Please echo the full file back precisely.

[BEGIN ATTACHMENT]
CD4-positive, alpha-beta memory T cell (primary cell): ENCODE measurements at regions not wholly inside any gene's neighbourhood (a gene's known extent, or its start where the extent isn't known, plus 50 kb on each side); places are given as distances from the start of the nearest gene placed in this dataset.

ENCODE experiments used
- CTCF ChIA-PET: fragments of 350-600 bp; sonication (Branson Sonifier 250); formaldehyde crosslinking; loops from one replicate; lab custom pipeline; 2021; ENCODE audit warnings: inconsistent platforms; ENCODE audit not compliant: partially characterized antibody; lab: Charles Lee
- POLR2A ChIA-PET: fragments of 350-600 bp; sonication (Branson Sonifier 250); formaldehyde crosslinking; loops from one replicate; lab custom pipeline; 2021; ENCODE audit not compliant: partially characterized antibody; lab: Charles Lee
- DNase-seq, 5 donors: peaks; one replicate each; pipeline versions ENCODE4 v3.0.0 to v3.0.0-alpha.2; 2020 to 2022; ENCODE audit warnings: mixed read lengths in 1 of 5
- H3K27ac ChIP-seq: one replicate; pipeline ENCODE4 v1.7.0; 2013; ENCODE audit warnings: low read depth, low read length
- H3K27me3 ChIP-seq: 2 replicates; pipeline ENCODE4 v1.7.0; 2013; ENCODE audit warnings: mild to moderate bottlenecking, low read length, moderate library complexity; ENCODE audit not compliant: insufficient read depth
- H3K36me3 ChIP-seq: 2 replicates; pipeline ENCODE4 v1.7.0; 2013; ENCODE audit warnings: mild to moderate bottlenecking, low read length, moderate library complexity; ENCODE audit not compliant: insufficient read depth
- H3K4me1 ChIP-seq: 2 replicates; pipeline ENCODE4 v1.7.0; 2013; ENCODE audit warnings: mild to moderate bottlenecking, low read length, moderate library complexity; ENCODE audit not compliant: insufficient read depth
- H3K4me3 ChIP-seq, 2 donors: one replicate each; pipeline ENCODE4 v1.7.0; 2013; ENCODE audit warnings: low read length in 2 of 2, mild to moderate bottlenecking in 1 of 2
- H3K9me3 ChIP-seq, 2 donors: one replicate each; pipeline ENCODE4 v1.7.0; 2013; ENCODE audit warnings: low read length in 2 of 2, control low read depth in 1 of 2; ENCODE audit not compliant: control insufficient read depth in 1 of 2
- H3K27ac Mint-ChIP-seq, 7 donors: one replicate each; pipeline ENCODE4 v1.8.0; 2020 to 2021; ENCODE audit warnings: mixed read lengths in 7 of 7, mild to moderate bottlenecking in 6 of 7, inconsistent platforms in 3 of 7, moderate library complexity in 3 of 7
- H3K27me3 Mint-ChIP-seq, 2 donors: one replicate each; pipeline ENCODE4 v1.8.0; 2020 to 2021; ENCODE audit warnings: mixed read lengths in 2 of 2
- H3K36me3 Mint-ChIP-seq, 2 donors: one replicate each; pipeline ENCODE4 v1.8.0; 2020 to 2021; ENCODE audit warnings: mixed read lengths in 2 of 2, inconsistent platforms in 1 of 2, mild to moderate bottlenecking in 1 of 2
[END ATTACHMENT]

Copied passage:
CD4-positive, alpha-beta memory T cell (primary cell): ENCODE measurements at regions not wholly inside any gene's neighbourhood (a gene's known extent, or its start where the extent isn't known, plus 50 kb on each side); places are given as distances from the start of the nearest gene placed in this dataset.

ENCODE experiments used
- CTCF ChIA-PET: fragments of 350-600 bp; sonication (Branson Sonifier 250); formaldehyde crosslinking; loops from one replicate; lab custom pipeline; 2021; ENCODE audit warnings: inconsistent platforms; ENCODE audit not compliant: partially characterized antibody; lab: Charles Lee
- POLR2A ChIA-PET: fragments of 350-600 bp; sonication (Branson Sonifier 250); formaldehyde crosslinking; loops from one replicate; lab custom pipeline; 2021; ENCODE audit not compliant: partially characterized antibody; lab: Charles Lee
- DNase-seq, 5 donors: peaks; one replicate each; pipeline versions ENCODE4 v3.0.0 to v3.0.0-alpha.2; 2020 to 2022; ENCODE audit warnings: mixed read lengths in 1 of 5
- H3K27ac ChIP-seq: one replicate; pipeline ENCODE4 v1.7.0; 2013; ENCODE audit warnings: low read depth, low read length
- H3K27me3 ChIP-seq: 2 replicates; pipeline ENCODE4 v1.7.0; 2013; ENCODE audit warnings: mild to moderate bottlenecking, low read length, moderate library complexity; ENCODE audit not compliant: insufficient read depth
- H3K36me3 ChIP-seq: 2 replicates; pipeline ENCODE4 v1.7.0; 2013; ENCODE audit warnings: mild to moderate bottlenecking, low read length, moderate library complexity; ENCODE audit not compliant: insufficient read depth
- H3K4me1 ChIP-seq: 2 replicates; pipeline ENCODE4 v1.7.0; 2013; ENCODE audit warnings: mild to moderate bottlenecking, low read length, moderate library complexity; ENCODE audit not compliant: insufficient read depth
- H3K4me3 ChIP-seq, 2 donors: one replicate each; pipeline ENCODE4 v1.7.0; 2013; ENCODE audit warnings: low read length in 2 of 2, mild to moderate bottlenecking in 1 of 2
- H3K9me3 ChIP-seq, 2 donors: one replicate each; pipeline ENCODE4 v1.7.0; 2013; ENCODE audit warnings: low read length in 2 of 2, control low read depth in 1 of 2; ENCODE audit not compliant: control insufficient read depth in 1 of 2
- H3K27ac Mint-ChIP-seq, 7 donors: one replicate each; pipeline ENCODE4 v1.8.0; 2020 to 2021; ENCODE audit warnings: mixed read lengths in 7 of 7, mild to moderate bottlenecking in 6 of 7, inconsistent platforms in 3 of 7, moderate library complexity in 3 of 7
- H3K27me3 Mint-ChIP-seq, 2 donors: one replicate each; pipeline ENCODE4 v1.8.0; 2020 to 2021; ENCODE audit warnings: mixed read lengths in 2 of 2
- H3K36me3 Mint-ChIP-seq, 2 donors: one replicate each; pipeline ENCODE4 v1.8.0; 2020 to 2021; ENCODE audit warnings: mixed read lengths in 2 of 2, inconsistent platforms in 1 of 2, mild to moderate bottlenecking in 1 of 2